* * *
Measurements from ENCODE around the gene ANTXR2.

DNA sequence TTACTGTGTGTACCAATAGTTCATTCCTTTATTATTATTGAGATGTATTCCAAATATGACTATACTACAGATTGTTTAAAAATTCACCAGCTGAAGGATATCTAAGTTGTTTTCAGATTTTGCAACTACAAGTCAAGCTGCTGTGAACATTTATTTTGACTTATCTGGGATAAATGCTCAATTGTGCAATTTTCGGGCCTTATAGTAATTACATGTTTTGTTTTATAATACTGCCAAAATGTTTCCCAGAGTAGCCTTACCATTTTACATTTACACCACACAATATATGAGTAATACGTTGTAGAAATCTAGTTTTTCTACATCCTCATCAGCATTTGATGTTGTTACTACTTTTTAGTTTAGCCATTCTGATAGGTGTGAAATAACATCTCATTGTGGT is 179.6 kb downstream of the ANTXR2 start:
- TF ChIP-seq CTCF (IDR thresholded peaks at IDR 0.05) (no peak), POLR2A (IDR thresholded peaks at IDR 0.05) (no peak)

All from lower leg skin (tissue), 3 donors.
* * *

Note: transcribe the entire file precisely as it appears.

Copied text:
Measurements from ENCODE around the gene ANTXR2.

DNA sequence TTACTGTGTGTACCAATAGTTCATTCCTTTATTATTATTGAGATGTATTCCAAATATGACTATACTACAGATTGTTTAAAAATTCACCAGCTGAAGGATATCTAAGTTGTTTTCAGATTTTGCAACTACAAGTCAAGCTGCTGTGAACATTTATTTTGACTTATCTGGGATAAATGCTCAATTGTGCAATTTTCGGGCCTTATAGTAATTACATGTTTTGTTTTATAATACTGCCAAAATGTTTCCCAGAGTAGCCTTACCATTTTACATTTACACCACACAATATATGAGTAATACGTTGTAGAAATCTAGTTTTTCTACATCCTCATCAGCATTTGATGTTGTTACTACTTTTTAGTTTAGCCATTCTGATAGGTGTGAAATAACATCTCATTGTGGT is 179.6 kb downstream of the ANTXR2 start:
- TF ChIP-seq CTCF (IDR thresholded peaks at IDR 0.05) (no peak), POLR2A (IDR thresholded peaks at IDR 0.05) (no peak)

All from lower leg skin (tissue), 3 donors.